Mile 1498.7-1526.7 (28.0)
Last night, my train arrived in Dunsmuir at 1am. A taxi brought another hiker and I back to the trailhead. We found flat spots next to the forest road, away from the highway, and fell asleep quickly.
I woke up groggy and bone-tired. A pounding headache was my morning companion. Still, it felt good to be back in the woods. The weather was lovely, cool and sunny with occasional cloud cover. As I gained elevation, the trees grew thinner and shrubs crowded the trail. Here I saw my second rattlesnake of Northern California.
I powered up the big climb of the day to an impressive ridgeline. The slopes were coated in green. In the distance mountain silhouettes stacked on top of each other and glowing a rich and ghostly blue. Deer scampered about, not too bothered by a lone hiker. A fat cloud sat in front of the sun for hours and kept me from overheating.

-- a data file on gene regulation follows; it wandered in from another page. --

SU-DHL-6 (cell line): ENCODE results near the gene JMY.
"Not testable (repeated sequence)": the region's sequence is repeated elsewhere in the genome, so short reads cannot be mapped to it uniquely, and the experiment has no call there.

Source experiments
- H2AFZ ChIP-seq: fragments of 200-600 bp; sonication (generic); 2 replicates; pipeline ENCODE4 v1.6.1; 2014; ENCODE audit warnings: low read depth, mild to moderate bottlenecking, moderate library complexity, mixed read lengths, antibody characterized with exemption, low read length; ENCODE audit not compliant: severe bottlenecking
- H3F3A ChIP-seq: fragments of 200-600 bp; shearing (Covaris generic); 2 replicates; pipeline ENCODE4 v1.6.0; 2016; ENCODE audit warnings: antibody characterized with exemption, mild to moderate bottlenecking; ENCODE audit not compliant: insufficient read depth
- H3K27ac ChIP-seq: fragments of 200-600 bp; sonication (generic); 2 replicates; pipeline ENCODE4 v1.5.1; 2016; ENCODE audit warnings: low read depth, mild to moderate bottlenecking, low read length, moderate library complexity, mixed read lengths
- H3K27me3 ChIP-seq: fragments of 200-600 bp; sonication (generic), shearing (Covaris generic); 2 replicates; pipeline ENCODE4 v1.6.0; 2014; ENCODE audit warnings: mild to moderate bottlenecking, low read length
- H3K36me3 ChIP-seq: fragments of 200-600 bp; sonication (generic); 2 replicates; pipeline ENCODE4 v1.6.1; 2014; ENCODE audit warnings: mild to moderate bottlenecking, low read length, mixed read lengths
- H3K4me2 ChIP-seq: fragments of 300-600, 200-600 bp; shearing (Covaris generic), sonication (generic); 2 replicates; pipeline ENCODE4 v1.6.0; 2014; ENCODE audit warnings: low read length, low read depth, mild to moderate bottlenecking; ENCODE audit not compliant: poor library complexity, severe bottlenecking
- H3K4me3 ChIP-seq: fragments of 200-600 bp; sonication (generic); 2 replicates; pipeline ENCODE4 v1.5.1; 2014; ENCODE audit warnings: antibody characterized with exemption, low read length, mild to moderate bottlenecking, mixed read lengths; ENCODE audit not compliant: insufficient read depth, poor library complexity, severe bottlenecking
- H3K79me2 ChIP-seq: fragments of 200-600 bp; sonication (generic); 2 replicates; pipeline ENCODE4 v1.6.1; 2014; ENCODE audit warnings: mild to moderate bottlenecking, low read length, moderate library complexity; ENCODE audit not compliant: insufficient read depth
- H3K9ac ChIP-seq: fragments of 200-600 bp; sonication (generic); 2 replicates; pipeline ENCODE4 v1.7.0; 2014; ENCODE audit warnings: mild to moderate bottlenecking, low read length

The ridge was dry, so I rationed my water and didn’t eat too much on the 12 mile stretch between springs. It left me with low energy when I needed it most. In the afternoon I started dragging, any early rush having subsided. I counted down miles until finding the clear and flowing spring on a hillside.
I walked on but stopped quickly. 0.2 miles beyond the spring was a remarkable campsite situated on a saddle and looking out at Mt. Shasta. I am not tired of looking at these majestic lone peaks, still clad in snow. I set up my tent and finally allowed my body the rest it had been craving all day.